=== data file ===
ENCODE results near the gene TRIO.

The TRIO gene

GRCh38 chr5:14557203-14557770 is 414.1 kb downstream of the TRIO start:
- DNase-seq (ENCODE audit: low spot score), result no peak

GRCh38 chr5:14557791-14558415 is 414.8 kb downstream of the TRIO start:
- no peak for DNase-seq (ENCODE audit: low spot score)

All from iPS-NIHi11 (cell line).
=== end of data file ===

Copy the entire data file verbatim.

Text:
ENCODE results near the gene TRIO.

The TRIO gene

GRCh38 chr5:14557203-14557770 is 414.1 kb downstream of the TRIO start:
- DNase-seq (ENCODE audit: low spot score), result no peak

GRCh38 chr5:14557791-14558415 is 414.8 kb downstream of the TRIO start:
- no peak for DNase-seq (ENCODE audit: low spot score)

All from iPS-NIHi11 (cell line).